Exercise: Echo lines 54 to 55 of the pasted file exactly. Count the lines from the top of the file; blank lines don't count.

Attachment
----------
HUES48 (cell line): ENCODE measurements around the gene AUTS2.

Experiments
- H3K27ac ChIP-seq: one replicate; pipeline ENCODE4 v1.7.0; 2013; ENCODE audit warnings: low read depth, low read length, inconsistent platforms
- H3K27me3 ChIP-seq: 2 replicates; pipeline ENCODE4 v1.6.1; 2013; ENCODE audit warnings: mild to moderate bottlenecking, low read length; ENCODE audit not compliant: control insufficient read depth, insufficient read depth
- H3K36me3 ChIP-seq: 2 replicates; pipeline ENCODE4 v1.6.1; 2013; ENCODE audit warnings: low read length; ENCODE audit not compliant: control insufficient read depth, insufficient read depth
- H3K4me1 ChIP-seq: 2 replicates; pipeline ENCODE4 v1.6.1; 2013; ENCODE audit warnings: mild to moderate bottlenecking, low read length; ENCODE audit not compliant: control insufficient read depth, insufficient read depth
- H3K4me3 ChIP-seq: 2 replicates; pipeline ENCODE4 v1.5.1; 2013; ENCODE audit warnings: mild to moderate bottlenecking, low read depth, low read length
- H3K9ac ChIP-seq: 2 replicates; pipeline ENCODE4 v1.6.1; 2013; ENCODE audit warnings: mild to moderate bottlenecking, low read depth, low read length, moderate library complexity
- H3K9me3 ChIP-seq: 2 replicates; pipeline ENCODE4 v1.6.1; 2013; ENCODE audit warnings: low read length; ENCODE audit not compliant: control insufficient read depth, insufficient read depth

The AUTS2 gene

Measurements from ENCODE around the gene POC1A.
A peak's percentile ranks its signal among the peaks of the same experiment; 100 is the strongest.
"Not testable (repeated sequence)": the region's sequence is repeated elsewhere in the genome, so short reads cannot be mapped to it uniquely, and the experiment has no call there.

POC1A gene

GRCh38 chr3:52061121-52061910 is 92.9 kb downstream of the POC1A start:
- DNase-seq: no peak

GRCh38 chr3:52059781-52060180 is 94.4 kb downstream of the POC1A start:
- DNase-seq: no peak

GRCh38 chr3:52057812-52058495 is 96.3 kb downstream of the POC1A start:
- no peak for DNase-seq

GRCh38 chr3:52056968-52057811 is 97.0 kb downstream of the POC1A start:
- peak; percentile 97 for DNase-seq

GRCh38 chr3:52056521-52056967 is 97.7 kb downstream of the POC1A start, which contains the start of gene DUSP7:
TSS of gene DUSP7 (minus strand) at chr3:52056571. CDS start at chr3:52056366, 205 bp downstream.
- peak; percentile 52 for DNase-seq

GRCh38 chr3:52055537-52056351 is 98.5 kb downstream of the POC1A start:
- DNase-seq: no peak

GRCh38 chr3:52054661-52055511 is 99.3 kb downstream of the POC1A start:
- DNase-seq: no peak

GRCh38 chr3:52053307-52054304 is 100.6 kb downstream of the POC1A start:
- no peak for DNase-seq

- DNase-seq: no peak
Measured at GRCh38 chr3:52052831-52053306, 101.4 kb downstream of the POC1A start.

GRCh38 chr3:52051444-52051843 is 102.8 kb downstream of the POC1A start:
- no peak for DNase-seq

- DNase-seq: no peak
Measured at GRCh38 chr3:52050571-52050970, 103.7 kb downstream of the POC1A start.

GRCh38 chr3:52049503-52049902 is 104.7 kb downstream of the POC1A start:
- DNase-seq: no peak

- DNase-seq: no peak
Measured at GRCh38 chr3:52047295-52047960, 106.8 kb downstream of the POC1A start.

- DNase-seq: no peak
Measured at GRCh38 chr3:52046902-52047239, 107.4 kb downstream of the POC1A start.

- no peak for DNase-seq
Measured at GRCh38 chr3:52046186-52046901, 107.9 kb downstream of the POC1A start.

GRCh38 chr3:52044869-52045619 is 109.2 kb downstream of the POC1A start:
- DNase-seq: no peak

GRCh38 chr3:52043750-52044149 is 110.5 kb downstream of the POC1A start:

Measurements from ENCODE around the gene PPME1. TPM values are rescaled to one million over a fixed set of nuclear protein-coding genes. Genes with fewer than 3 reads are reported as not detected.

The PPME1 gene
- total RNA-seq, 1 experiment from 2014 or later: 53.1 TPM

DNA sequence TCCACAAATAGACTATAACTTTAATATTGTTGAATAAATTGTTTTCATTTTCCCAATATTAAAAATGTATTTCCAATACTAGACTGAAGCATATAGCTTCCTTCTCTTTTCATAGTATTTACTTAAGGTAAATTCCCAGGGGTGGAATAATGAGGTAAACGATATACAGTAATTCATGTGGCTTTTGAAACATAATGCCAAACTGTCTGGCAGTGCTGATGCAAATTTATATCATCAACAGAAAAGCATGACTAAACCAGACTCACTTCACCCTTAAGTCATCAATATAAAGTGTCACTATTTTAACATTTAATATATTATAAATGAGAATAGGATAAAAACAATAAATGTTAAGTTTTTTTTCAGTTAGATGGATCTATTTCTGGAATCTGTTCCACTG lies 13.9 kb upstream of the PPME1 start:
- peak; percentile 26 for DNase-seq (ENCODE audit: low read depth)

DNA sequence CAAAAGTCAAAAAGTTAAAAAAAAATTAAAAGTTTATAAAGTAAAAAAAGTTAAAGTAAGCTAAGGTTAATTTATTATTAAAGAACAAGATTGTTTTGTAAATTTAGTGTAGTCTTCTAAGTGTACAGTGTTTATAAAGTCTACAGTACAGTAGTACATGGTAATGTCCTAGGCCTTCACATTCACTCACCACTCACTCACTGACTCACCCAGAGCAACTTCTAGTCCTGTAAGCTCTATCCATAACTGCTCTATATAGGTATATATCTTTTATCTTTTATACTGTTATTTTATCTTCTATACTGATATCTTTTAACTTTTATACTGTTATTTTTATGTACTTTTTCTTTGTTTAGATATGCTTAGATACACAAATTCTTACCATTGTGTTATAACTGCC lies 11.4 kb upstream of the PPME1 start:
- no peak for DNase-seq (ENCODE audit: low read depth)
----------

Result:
DNA sequence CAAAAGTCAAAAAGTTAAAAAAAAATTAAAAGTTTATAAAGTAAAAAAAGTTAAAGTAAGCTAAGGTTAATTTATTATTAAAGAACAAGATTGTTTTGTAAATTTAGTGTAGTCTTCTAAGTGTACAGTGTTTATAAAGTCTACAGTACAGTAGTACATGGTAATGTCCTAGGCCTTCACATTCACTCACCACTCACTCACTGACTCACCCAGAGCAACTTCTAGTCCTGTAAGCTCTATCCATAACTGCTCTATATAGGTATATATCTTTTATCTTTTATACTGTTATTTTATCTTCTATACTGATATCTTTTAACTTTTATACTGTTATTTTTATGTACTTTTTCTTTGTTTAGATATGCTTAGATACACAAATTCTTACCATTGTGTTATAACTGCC lies 11.4 kb upstream of the PPME1 start:
- no peak for DNase-seq (ENCODE audit: low read depth)